Where are the Elegies to the World’s Troubled Landscapes?

Travel Blog  •  Joanna Kakissis  •  03.04.09 | 4:02 PM ET

Photo by macnolete via Flickr (Creative Commons).

The Eagles were on to something in 1976, when they lamented the pillaging of the western American landscape in “The Last Resort.” As eco-awareness of global warming makes major headlines, and movie stars and scientists link hands to march against coal-fired power plants, I wonder: Where are the music videos? The equivalent of “We Are The World,” climate-change edition? Or at least a few elegies to the troubled landscapes of our world?

Then I came across “Uyan (Wake Up),” a song about the ravages of environmental irresponsibility released late last year by hunky Turkish pop star Tarkan and baglama viruoso Orhan Gencebay. It’s a fabulous tune, brimming with eastern Mediterranean soul and accompanied by a video (see below) featuring the sexier-than-thou Tarkan and the comfortably weathered Gencebay jamming in a cracked and desiccated land—likely a reference to the fact that great swathes of Turkey are in danger of desertification.

So, inspired by Tarkan and Orhan Gencebay, I compiled a short list of place-evoking environmental songs. I’d love to hear your picks—and if you think eco-songs can save fragile lands, or at least get people thinking that they should stop abusing them.

Uyan (Wake Up)

Tarkan and Orhan Gencebay
The 36-year-old Tarkan released this song last fall to publicly oppose the proposed Ilisu Dam in southeastern Turkey. The dam is expected to submerge the town of Hasankeyf, flooding historic ruins and displacing around 50,000 people. “Uyan” offers a plea for eco-justice as well as as a large-scale awareness of global warming. “Our place, our homeland, our earth, eternally vanishing,” Tarkan and Gencebay sing. “Our home, our nest, our only hearth, going from the hand.” (Translated lyrics care of Jennifer Hattam)


Midnight Oil
This brilliant Australian band is the mother lode for powerful environmental songs, especially the 1990 album Blue Sky Mining. From that album, I chose “Antarctica,” described as “the one place left in the world, where the water’s pure and clean.”


John Prine
Here’s a lovely ode to Prine’s sweet childhood in western Kentucky, a region later polluted by coal mining. “Daddy won’t you take me back to Muhlenberg County, down by the Green River where Paradise lay,” Prine croons in this song from his self-titled 1971 album. “Well, I’m sorry my son, but you’re too late in asking. Mister Peabody’s coal train has hauled it away.” (Note: Prine doesn’t begin singing until about halfway through the video, which also features some commentary and scenes from his hometown.)

The Last Resort

The Eagles
The quintessential song-story about how the American West was lost to greed and environmental degradation. Sing it and weep.


Youssou N’Dour
The brilliant Senegalese singer, songwriter and activist released this affecting song in 1990 to protest rich Western nations dumping toxic waste in poor African countries. I couldn’t find a video, but you can listen to the song via YouTube and be reminded that the illegal dumping continues today in one of the world’s most naturally beautiful ecosystems.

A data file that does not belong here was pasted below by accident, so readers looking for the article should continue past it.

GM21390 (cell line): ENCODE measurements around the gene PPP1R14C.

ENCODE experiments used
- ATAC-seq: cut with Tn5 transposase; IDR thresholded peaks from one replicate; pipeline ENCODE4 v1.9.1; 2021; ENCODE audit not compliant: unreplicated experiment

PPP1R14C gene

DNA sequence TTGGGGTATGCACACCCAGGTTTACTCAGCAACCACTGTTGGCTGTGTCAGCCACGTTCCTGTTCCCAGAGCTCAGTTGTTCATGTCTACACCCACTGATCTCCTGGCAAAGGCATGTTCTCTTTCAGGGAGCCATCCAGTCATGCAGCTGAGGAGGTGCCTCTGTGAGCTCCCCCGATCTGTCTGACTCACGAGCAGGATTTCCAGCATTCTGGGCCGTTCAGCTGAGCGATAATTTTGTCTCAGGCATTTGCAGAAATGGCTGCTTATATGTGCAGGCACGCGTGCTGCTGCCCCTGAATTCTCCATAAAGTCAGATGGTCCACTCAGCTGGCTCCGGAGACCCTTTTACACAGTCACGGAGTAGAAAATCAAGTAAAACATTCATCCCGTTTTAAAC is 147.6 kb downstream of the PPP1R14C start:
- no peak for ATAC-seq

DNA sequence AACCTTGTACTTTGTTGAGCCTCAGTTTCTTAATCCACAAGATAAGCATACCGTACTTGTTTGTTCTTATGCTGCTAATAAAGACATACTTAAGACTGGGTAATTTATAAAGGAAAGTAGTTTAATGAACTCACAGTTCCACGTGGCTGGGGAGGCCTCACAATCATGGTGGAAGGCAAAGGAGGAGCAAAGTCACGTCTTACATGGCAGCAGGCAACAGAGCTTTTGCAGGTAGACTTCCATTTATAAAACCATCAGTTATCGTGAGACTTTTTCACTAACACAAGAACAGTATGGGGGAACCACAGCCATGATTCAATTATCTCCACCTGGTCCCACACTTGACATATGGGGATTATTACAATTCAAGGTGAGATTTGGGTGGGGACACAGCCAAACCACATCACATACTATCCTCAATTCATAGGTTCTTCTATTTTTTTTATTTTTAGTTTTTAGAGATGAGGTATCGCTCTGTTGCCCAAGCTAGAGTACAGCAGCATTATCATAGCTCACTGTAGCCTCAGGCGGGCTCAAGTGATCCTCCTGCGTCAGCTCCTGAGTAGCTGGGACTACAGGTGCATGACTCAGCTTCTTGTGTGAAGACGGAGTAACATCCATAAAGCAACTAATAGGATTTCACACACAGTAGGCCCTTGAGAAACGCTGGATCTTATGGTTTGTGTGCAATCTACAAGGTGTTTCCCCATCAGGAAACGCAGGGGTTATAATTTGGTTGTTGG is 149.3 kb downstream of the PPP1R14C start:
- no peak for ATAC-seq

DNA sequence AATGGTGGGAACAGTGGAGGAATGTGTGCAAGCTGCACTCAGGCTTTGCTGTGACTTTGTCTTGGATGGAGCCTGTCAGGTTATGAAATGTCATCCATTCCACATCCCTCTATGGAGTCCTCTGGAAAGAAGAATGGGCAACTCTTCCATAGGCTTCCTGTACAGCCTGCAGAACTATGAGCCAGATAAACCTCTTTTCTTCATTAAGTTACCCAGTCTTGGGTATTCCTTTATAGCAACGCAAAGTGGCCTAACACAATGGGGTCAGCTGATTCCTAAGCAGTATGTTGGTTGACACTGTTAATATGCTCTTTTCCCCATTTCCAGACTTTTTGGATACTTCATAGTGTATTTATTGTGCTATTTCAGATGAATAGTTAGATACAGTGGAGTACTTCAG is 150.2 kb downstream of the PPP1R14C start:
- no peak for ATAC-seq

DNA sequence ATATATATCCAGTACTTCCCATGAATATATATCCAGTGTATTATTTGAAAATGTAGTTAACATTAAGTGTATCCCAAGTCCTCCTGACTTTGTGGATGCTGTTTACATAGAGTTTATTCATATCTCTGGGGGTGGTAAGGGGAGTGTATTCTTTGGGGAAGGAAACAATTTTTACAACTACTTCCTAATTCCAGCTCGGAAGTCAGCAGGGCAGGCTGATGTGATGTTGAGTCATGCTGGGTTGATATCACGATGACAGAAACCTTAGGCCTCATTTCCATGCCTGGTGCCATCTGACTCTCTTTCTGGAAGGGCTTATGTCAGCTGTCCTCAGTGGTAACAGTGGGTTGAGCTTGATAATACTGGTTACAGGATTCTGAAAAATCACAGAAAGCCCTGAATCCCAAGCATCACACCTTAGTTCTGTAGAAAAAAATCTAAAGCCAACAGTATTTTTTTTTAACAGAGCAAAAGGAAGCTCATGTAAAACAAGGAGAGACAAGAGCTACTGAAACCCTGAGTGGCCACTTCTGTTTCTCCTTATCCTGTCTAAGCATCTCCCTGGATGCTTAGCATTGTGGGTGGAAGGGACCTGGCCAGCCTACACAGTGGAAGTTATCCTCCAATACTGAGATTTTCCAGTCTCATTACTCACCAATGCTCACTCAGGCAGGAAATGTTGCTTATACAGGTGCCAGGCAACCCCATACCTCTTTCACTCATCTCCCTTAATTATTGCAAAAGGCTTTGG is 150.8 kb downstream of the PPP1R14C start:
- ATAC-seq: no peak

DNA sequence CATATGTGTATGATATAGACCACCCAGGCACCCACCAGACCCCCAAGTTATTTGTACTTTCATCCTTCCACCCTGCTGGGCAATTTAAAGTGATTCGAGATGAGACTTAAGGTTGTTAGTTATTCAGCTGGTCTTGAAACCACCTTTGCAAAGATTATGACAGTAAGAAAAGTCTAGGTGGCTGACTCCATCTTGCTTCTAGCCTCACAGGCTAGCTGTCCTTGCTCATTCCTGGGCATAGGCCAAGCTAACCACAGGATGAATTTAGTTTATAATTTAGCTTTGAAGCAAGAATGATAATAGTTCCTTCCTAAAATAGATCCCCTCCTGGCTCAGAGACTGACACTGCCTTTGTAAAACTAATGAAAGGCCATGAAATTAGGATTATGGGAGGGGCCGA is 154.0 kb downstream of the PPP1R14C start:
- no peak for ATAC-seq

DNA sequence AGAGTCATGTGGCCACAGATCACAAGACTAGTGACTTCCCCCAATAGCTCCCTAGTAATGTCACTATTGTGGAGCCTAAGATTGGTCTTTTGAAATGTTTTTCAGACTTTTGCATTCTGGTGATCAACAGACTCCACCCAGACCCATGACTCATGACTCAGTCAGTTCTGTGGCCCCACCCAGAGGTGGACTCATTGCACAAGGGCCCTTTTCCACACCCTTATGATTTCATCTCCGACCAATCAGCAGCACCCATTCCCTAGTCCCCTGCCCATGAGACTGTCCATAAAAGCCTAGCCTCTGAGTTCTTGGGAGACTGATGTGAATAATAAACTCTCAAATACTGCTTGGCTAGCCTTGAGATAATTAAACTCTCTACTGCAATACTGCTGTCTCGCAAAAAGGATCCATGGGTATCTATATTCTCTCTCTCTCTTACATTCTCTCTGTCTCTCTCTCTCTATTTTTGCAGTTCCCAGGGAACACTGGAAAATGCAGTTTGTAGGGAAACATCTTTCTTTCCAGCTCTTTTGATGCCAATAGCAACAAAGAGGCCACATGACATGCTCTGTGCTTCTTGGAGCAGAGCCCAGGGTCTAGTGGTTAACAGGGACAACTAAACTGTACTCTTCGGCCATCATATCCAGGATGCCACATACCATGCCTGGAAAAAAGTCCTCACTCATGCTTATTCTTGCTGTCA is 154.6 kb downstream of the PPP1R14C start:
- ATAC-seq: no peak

Joanna Kakissis's writing has appeared in The New York Times, The Boston Globe and The Washington Post, among other publications. A contributor to the World Hum blog, she's currently a Ted Scripps fellow in environmental journalism at the University of Colorado in Boulder.

5 Comments for Where are the Elegies to the World’s Troubled Landscapes?

Chris Welsch 03.04.09 | 8:18 PM ET

“Hawaii 78” by Israel Kamakawiwo’ole is a heartbreaker:

“Could you just imagine if they came back
and saw traffic lights and railroad tracks
How would they feel about this modern city life
Tears would come from each others eyes as
they would stop to realize
that our land is in great, great danger now”

Michael Yessis 03.04.09 | 8:29 PM ET

Great post, Joanna.

Off the top of my head I’d add to the list REM’s “Cuyahoga,” inspired in part by the burning of the Cuyahoga River:


According to Wikipedia, Randy Newman and a band called Adam Again also have songs about the burning of the river.


Jim Benning 03.05.09 | 11:32 AM ET

I love the list, Joanna.

I vote for Joni Mitchell’s “Big Yellow Taxi”:


Joanna 03.05.09 | 1:21 PM ET

I was going to include “Planet Earth” by Duran Duran, but then I wondered if that song might actually be the band’s ode to aliens.

But here’s a big one I missed, and from one of my favorite singers ever!!!

“We Almost Lost Detroit” by Gil Scott-Heron

Just thirty miles from Detroit
stands a giant power station.
It ticks each night as the city sleeps
seconds from annihilation,
But no one stopped to think about the people
or how they would survive,
and we almost lost Detroit
this time.

Check it out here:

Andy Bechtel 03.05.09 | 2:38 PM ET

Cool list!

Three more from R.E.M. to consider: “I Remember California,” “Fall On Me” and “Until the Day Is Done,” the latter being used for an environmental special on CNN last year.

Also, “My City Was Gone” by the Pretenders.

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